First, a clarification for those readers who may not be familiar with web cam technology. For the most part, the quality of the web cam image is limited to a resolution of 640x480 pixels, which affects the size of the window in which the interlocutor is visible, and the crispness of the image. The video frame rate is under 30 frames per second under the best of conditions, which means that signers need to slow down their signing in order not to appear jerky. Finally, the speed of the computer processor and the speed of the Internet connection also affect how much lag time exists between when one participant signs and the other receives the signs, which affects whether back channel information can be read as such. All of this means that, much like any other kind of computer-mediated communication, only some aspects of face-to-face conversation are reproduced in CMC. From the point of view of the designer of technology, this leads to the question of what notion of face-to-face communication has been mapped to the technological context – what aspects of F2F communication were maintained at the expense of others? From the point of view of the user, we ask what kinds of disruptions the technology provokes, and how users overcome them.

A significant literature on video-mediated communication (Aiello, 1972; Sellen, 1995; Bracco, 1996; Finn and Sellen, 1997) has shown in particular that processes of grounding and turn-taking tend to be disrupted. For example, comparing VMC to F2F conversation, Cohen (cited in (O'Conaill and Whittaker, 1997)) found more speaker turns in F2F, and more interruptions. Likewise, (O' Conaill, Whittaker et al., 1993) comparing LiveNet, ISDN (longer lag times than LN), and F2F, found that participants in the lowest fidelity system produced fewer backchannels and interrupted less often. They engaged in longer turns, with fewer turn exchanges, and floor management being carried out in an explicit manner. O’Conaill, Whittaker and Wilbur attribute these results, in part, to the fact that VMC systems do not allow mutual gaze – having it be clear that one’s gaze has met that of the other participant. Of course, eye gaze is also an essential cue in American Sign Language and photos of the VMC set-up (e.g. Figure 4) show the extent to which it’s difficult to gauge eye cues on VMC. But (Whittaker (to appear)) also points out how disruptive the lag between sound and audio on VMC is for spoken languages. It is possible that VMC for signed languages will not suffer from this problem. In fact, an early theory of technology and communication posited that, the closer the set of modes supported by a technology approximate to those of face to face communication, the greater the efficiency of the communication using that technology. Thus, they claim, a technology that supports both visual and linguistic modes should always outperform one supporting only the linguistic mode. ASL is a neat test-case, since the visual mode is the linguistic mode.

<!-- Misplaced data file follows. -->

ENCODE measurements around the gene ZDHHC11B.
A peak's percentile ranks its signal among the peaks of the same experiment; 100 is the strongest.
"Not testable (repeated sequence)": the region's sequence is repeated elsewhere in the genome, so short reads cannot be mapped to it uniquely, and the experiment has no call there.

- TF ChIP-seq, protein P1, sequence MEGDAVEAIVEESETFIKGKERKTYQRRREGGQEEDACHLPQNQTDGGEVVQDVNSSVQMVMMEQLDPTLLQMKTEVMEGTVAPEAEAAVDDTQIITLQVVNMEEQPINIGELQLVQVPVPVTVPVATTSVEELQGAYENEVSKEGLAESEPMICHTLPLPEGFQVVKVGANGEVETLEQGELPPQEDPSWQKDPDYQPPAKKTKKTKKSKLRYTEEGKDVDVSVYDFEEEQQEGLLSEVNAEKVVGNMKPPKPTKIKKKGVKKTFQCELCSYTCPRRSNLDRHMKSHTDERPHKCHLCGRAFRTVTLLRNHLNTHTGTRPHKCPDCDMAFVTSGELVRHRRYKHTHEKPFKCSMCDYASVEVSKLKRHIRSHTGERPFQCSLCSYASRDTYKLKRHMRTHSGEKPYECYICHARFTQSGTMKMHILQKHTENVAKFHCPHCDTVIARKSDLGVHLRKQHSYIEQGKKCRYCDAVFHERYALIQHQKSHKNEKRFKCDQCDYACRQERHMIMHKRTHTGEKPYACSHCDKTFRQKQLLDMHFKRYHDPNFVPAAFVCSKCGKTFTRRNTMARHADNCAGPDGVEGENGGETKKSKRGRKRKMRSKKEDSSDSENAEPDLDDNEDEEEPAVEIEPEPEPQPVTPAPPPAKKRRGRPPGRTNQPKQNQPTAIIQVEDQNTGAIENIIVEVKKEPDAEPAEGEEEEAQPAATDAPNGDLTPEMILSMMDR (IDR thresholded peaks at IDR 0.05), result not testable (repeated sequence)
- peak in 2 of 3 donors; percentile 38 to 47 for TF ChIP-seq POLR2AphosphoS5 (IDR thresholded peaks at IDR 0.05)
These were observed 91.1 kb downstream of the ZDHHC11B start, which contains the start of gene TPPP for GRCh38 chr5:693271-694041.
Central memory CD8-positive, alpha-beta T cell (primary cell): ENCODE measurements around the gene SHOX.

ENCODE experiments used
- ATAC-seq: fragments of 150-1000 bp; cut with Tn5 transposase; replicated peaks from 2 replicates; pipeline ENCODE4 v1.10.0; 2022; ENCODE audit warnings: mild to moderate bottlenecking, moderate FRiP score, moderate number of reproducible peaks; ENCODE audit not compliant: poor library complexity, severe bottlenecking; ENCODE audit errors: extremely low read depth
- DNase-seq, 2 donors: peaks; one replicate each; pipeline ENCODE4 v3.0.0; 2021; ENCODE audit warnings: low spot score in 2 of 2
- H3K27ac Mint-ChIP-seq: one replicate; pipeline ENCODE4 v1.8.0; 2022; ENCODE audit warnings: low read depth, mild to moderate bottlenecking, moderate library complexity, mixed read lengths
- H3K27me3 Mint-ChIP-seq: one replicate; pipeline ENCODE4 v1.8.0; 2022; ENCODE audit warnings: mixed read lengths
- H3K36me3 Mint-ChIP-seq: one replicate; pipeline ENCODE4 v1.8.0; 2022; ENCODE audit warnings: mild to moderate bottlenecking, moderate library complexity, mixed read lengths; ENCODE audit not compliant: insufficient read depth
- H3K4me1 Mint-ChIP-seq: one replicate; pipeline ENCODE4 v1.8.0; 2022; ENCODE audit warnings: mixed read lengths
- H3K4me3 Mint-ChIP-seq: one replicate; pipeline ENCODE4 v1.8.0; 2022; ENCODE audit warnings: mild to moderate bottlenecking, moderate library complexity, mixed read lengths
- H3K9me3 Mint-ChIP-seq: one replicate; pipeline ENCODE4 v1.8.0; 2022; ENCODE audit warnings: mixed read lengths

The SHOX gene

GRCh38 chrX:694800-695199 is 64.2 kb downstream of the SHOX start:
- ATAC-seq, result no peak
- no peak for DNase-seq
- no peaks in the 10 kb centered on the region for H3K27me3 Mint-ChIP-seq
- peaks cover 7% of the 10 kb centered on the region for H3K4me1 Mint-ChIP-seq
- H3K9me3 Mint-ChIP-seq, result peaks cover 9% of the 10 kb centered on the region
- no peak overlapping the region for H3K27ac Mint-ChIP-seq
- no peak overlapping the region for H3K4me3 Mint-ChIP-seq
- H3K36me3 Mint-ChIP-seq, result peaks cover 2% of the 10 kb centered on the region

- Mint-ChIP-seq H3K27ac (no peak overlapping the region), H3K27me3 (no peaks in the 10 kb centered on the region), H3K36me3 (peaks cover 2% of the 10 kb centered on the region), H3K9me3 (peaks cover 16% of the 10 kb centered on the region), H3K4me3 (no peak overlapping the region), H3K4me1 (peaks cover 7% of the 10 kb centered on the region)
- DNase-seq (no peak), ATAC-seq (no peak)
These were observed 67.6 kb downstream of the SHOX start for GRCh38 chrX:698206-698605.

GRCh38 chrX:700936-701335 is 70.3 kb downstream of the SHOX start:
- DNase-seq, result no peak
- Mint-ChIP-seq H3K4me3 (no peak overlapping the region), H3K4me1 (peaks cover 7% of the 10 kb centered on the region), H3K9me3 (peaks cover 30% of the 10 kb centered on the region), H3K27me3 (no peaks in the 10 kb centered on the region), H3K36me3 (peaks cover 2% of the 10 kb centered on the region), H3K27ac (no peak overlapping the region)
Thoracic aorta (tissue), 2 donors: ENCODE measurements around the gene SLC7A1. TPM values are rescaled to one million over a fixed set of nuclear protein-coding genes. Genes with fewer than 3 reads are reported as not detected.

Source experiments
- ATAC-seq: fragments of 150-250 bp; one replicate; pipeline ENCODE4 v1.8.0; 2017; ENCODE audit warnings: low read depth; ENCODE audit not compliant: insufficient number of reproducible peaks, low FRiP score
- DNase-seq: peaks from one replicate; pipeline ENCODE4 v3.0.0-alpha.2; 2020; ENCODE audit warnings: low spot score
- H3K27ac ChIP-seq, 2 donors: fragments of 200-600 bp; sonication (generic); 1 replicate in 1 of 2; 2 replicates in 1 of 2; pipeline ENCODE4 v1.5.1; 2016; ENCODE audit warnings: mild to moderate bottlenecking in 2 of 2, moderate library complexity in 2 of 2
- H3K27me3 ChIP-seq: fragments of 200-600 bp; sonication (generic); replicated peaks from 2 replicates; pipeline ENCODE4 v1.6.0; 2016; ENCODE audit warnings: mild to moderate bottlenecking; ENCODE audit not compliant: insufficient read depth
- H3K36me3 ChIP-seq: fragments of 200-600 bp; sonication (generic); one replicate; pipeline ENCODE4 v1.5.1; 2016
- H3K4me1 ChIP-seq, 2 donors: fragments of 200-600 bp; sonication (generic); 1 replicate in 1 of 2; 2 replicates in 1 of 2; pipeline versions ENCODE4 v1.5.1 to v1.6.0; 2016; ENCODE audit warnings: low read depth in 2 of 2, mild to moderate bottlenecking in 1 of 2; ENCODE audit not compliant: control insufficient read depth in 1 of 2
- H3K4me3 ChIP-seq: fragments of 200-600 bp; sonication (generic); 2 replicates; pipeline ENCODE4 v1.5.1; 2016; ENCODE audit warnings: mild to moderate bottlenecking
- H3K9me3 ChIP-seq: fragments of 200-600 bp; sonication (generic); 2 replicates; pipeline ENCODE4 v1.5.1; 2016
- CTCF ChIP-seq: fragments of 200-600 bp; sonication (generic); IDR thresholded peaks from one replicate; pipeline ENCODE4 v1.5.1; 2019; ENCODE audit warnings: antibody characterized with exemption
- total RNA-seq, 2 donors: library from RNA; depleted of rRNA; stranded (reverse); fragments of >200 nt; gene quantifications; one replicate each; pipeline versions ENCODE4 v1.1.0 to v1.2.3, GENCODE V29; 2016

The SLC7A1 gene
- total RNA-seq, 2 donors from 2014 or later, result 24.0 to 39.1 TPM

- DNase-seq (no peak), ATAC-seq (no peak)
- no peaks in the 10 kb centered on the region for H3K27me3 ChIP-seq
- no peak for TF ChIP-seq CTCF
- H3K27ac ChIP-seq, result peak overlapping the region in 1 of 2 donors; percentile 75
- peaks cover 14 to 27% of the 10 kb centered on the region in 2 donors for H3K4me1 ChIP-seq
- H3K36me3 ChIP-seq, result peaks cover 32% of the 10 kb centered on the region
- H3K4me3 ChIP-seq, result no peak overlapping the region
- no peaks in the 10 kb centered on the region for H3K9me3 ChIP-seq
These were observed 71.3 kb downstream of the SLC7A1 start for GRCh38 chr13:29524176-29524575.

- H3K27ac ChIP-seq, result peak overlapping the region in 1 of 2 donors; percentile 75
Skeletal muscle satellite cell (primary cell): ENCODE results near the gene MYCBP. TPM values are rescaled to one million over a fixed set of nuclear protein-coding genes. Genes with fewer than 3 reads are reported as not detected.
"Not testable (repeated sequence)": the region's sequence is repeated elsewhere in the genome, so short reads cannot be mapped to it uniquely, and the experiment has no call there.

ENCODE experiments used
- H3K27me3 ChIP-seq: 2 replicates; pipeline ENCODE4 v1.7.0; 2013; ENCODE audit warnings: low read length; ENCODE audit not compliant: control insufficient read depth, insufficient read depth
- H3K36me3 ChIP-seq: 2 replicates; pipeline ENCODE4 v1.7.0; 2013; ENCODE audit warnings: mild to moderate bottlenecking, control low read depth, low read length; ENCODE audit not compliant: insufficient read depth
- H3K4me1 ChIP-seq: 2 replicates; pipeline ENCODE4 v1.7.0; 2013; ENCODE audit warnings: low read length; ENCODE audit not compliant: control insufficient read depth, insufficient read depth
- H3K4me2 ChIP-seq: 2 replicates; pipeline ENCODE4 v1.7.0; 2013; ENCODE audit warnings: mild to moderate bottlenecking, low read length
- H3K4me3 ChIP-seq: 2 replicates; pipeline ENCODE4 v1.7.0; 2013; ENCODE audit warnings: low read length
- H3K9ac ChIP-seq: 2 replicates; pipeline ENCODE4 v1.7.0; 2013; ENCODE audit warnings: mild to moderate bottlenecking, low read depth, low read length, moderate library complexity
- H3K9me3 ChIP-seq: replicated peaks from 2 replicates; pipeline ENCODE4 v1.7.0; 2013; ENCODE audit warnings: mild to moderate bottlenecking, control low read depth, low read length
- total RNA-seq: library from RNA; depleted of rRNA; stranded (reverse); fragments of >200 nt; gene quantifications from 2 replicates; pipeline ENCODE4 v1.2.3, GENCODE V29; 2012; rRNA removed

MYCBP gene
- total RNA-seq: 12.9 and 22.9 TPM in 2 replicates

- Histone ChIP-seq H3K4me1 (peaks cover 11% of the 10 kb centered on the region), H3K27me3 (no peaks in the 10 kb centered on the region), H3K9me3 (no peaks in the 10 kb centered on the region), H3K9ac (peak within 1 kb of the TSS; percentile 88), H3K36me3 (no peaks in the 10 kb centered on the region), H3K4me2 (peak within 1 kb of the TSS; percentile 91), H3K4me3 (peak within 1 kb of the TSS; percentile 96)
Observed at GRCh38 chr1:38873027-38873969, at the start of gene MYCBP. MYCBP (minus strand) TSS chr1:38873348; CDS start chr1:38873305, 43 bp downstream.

Literature on textual CMC is also relevant here. Much as Keating and Mirus describe in the case of Ben and Ned negotiating the technological context of their interaction, text-based computer-mediated communication also demonstrates a fair amount of metalinguistic stage-setting about the nature of the medium, and consequently necessary adaptations (Cherny, 1995; Herring in press). The authors’ lovely example of an interactant picking up the web cam to disambiguate a word is not unique to ASL participants using VMC. As (Streeck, 1996) reminds us, physical objects and their representations using iconic and deictic gestures (including, in this instance, with a web cam) are essential to meaning-making – to symbolicization -- in conversation.